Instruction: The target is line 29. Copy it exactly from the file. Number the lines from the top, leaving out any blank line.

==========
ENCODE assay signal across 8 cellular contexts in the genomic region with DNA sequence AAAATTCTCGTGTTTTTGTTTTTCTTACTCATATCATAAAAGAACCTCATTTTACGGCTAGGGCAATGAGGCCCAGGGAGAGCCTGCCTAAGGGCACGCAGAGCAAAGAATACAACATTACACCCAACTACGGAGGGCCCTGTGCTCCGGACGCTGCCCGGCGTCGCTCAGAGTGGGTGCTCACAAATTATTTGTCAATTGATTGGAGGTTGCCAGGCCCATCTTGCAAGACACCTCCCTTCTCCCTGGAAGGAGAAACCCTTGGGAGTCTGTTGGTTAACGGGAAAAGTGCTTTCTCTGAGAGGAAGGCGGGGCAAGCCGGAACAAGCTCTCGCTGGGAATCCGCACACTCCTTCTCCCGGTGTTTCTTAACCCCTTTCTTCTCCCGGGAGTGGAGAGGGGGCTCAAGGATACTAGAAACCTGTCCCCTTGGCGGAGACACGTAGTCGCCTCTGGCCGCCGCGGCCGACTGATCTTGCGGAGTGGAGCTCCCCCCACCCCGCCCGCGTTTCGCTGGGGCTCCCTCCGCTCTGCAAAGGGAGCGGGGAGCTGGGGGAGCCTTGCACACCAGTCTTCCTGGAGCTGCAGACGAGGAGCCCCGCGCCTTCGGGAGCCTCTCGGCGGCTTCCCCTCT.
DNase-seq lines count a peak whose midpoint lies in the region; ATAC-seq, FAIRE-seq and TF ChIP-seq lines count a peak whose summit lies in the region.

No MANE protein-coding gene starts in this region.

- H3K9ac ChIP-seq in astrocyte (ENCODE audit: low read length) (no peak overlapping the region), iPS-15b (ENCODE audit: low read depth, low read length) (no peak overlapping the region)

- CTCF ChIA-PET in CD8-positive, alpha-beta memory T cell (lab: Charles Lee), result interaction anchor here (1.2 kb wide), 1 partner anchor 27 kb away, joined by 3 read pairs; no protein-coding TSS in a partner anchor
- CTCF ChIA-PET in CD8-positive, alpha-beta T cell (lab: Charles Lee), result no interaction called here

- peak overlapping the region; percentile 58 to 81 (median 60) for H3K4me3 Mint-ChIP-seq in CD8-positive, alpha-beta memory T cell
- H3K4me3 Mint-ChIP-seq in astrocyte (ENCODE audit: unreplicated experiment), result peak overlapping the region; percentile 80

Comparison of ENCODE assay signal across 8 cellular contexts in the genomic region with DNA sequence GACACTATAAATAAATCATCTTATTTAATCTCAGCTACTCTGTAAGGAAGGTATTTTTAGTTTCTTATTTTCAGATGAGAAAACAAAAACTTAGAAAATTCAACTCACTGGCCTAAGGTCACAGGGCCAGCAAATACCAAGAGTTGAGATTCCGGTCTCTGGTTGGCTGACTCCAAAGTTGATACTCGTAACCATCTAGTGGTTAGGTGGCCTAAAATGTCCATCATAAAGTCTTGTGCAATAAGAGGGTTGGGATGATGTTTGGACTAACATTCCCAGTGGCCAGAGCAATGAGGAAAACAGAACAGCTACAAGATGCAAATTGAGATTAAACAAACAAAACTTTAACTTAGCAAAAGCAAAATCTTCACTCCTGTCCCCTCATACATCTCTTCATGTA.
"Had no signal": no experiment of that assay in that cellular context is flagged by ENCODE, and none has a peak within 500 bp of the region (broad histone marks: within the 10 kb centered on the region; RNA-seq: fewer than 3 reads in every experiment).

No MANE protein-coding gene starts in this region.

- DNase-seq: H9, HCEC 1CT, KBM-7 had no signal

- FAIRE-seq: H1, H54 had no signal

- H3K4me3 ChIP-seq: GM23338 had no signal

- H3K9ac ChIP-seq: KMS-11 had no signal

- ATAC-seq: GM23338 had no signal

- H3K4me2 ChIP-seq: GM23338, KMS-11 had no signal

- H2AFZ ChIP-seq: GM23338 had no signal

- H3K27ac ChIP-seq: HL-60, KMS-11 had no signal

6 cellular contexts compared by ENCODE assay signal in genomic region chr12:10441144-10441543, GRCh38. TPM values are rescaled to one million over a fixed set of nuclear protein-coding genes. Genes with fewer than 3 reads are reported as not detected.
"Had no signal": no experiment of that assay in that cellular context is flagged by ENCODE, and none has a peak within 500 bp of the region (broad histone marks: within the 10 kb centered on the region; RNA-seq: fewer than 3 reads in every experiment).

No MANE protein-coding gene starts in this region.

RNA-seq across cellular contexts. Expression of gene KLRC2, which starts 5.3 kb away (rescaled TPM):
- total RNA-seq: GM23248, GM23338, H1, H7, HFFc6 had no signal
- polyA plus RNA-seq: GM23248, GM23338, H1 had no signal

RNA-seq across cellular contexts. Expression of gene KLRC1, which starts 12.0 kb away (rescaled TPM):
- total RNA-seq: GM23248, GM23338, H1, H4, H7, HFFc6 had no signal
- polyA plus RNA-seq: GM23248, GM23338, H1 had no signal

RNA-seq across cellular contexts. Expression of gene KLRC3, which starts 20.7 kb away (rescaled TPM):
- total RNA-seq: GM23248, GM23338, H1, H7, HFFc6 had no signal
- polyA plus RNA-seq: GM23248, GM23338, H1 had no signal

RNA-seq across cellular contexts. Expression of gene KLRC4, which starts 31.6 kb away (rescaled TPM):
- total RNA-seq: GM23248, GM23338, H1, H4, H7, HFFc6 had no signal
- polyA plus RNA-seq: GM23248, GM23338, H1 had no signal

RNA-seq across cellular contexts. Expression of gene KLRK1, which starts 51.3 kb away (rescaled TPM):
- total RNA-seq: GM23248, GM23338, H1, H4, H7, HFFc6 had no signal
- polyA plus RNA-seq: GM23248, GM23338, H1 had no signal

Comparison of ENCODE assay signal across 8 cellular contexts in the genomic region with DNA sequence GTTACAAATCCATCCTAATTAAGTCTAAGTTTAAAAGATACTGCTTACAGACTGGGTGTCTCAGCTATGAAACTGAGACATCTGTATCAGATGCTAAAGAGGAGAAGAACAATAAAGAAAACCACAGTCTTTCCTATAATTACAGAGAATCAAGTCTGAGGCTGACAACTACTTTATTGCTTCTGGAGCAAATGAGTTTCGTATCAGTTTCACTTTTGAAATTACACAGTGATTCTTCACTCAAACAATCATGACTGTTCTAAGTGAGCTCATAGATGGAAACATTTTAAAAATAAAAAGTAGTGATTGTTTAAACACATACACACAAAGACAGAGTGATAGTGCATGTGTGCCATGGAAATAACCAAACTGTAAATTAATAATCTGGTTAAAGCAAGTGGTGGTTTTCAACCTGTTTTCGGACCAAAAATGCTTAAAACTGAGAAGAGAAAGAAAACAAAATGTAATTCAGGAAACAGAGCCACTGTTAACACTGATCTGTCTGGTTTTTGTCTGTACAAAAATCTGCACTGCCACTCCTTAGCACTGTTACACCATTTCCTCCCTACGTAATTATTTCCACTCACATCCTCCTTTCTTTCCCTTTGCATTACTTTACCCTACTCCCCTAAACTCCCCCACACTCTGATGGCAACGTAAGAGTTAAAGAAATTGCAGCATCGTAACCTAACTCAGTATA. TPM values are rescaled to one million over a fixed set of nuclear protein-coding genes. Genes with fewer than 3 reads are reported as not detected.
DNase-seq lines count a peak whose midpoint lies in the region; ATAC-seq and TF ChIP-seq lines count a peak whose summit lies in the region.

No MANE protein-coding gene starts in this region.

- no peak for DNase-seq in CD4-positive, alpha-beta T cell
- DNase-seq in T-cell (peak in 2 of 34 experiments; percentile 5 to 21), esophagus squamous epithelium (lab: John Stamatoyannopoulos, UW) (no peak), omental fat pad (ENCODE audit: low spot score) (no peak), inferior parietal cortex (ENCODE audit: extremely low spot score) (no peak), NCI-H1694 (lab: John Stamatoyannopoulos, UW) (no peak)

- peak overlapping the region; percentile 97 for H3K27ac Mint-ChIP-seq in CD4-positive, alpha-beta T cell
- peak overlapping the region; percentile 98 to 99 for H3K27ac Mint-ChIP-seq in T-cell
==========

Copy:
RNA-seq across cellular contexts. Expression of gene KLRC3, which starts 20.7 kb away (rescaled TPM):